This is the fourth in a series of posts about how different demographic groups in the U.S. have fared in the digital age.
Blacks and Hispanics remain less likely than whites to own a traditional computer or have high-speed internet at home, according to a Pew Research Center survey conducted in fall 2016. But mobile devices are playing important roles in helping to bridge these differences.
Roughly eight-in-ten whites (83%) report owning a desktop or laptop computer, compared with 66% of blacks and 60% of Hispanics. There are also substantial racial or ethnic differences in broadband adoption, with whites more likely than either blacks or Hispanics to report having a broadband connection at home. (There were not enough Asian respondents in the sample to be broken out into a separate analysis.)
But despite these inequalities, blacks and Hispanics have mobile devices such as smartphones and tablet computers in shares similar to whites. There are differences between Hispanics born inside and outside the U.S.: 88% of native-born Hispanics own a smartphone, compared with 62% of Hispanics born abroad. About three-quarters of whites and blacks own a smartphone.
Mobile devices play an outsize role for blacks and Hispanics when it comes to their online access options. About two-in-ten Hispanics (22%) and 15% of blacks are “smartphone only” internet users – meaning they lack traditional home broadband service but do own a smartphone. By comparison, 9% of whites fall into this category.
In addition, blacks and Hispanics are also more likely than whites to rely on their smartphones for a number of activities, such as looking up health information or looking for work. Although smartphones help bridge the gaps in internet access, other Pew Research Center data show that blacks, Hispanics and lower-income smartphone users are about twice as likely as whites to have canceled or cut off service because of the expense.
As is true of the population more broadly, smartphones play an especially prominent role in providing online access to blacks and Hispanics with relatively low household incomes. Only around half of blacks and Hispanics from households earning less than $30,000 per year have traditional broadband service at home. But 63% of blacks and 69% of Hispanics in this income bracket are smartphone owners.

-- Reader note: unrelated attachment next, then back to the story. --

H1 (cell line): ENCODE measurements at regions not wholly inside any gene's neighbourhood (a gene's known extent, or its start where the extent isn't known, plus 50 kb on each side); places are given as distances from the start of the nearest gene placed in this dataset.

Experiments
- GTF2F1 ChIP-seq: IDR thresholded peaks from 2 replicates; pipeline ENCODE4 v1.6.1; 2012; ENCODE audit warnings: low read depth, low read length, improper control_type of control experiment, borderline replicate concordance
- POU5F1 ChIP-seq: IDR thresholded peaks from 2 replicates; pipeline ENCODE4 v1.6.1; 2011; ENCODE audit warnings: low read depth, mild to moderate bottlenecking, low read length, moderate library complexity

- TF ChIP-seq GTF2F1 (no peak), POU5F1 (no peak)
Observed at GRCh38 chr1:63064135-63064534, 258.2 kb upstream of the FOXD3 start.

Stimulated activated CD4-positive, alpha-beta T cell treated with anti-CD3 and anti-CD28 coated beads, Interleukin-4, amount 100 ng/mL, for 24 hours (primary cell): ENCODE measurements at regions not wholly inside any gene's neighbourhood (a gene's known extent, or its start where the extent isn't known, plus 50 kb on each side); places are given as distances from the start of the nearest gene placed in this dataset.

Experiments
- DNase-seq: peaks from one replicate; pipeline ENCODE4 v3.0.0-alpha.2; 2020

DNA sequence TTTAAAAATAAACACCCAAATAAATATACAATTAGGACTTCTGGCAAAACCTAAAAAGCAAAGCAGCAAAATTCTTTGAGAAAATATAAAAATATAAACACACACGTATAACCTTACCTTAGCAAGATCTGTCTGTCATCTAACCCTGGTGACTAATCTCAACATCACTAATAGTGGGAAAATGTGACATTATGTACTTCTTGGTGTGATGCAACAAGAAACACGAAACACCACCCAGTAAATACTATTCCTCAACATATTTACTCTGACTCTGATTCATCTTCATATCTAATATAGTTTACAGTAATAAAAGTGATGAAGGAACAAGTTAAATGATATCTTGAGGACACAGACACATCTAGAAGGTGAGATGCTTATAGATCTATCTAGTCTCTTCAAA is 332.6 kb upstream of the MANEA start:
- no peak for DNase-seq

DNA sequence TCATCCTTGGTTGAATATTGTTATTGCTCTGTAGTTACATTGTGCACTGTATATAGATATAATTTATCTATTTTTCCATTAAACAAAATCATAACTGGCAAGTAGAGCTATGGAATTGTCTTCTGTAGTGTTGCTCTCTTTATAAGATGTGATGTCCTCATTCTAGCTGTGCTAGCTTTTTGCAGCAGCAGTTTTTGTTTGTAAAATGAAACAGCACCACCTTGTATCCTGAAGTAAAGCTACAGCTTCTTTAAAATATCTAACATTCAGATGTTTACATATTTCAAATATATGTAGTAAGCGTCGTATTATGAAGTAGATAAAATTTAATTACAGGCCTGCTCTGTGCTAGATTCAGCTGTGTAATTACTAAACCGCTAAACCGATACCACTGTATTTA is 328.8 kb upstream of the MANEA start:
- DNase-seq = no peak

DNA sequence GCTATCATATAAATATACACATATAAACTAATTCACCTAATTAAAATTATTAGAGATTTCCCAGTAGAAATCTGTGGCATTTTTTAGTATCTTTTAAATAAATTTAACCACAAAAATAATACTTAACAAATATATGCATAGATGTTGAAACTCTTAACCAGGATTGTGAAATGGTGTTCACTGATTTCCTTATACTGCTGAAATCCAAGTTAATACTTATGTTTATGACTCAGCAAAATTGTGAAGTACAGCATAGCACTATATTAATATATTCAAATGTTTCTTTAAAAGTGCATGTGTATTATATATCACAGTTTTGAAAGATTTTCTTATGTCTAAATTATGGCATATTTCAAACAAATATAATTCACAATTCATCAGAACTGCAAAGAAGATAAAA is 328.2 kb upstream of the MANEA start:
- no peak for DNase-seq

Smartphones are not the only way those without traditional access options attempt to bridge these gaps. For blacks in particular, libraries can play an important role: 42% of black library users say they use libraries’ computers and internet connections, compared with one-quarter of whites and 24% of Hispanics, according to Center data. And blacks and Hispanics alike express pronounced interest in getting training that would help improve their digital skills. Some 46% of blacks and 48% of Hispanics say training to help them be more confident in using computers, smartphones, and the internet would help “a lot” in terms of making important decisions, compared with 20% of whites.
Lower home broadband adoption rates among blacks and Hispanics may be a result of multiple factors. For example, foreign-born or Spanish-language-dominant Hispanics are far less likely to report having high-speed internet at home. And given that blacks and Hispanics on average have lower household incomes than whites, cost may also play a role: A majority of U.S. adults cited monthly cost of home broadband subscriptions as a reason for not subscribing. Others cite credit scores that are often required by broadband companies as a factor.
Read the other posts in this series: